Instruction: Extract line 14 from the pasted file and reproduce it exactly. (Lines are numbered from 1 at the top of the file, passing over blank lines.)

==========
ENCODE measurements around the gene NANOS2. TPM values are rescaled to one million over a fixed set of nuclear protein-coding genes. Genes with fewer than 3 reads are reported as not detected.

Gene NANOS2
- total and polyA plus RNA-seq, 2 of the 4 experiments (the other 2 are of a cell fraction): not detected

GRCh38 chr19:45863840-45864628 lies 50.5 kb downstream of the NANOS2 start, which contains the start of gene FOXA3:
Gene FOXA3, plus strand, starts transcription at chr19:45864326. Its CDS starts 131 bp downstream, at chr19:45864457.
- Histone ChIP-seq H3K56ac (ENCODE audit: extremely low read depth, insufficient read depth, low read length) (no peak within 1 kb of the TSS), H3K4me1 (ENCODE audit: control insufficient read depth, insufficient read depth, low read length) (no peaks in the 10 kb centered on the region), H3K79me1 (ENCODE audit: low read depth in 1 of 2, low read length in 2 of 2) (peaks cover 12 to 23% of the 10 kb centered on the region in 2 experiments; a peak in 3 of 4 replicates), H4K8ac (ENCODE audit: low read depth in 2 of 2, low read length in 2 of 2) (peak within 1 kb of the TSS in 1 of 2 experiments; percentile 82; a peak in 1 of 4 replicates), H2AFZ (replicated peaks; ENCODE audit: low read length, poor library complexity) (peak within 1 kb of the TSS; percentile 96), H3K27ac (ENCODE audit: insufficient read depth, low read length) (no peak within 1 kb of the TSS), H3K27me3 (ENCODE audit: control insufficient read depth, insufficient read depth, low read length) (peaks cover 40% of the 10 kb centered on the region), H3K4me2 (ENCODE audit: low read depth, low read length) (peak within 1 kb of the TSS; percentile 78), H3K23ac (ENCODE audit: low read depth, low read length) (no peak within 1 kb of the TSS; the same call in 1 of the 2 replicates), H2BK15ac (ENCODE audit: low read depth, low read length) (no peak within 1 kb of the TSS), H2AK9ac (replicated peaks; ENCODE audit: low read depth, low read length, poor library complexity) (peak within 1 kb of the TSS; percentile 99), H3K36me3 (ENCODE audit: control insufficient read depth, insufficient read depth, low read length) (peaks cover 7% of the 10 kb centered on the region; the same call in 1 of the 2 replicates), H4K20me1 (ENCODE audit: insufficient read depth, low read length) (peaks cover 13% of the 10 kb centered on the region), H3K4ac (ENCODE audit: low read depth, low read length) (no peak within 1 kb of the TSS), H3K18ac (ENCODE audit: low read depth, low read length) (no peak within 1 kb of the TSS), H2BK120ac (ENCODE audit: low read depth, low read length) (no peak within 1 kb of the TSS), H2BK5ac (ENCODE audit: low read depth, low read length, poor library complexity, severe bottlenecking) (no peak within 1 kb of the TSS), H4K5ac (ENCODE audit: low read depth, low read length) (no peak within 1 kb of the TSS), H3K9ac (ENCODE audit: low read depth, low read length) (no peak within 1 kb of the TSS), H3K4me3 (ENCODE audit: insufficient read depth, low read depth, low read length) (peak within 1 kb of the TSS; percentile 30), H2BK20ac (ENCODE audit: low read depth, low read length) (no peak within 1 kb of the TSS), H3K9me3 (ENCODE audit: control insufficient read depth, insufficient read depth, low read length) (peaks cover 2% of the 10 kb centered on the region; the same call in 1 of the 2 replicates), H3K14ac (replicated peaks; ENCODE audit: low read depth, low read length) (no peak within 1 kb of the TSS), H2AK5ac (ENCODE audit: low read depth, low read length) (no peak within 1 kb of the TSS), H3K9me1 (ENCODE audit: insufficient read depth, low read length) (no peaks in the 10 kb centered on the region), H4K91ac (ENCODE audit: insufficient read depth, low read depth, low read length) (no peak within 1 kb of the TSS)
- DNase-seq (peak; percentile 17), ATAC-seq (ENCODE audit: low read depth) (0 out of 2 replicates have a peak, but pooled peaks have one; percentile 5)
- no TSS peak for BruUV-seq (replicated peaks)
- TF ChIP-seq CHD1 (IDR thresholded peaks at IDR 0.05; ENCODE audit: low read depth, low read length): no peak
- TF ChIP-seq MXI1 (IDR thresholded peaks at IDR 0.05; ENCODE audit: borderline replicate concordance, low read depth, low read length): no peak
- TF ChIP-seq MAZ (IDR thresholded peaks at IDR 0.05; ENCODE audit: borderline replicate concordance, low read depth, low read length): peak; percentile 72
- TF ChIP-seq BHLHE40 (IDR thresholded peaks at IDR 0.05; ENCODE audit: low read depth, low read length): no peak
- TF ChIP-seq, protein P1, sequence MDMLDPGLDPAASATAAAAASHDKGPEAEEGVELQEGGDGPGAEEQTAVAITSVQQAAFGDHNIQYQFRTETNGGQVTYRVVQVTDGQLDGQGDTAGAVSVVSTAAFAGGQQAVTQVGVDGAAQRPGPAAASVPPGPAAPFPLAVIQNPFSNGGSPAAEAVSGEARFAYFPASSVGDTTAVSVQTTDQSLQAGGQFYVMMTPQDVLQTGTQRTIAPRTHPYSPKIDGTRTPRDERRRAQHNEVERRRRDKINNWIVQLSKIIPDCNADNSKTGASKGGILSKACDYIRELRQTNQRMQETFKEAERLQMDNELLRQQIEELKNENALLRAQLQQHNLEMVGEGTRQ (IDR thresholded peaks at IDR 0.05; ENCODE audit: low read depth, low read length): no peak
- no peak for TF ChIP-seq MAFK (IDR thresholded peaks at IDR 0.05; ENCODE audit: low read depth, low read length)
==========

- no peak for TF ChIP-seq MAFK (IDR thresholded peaks at IDR 0.05; ENCODE audit: low read depth, low read length)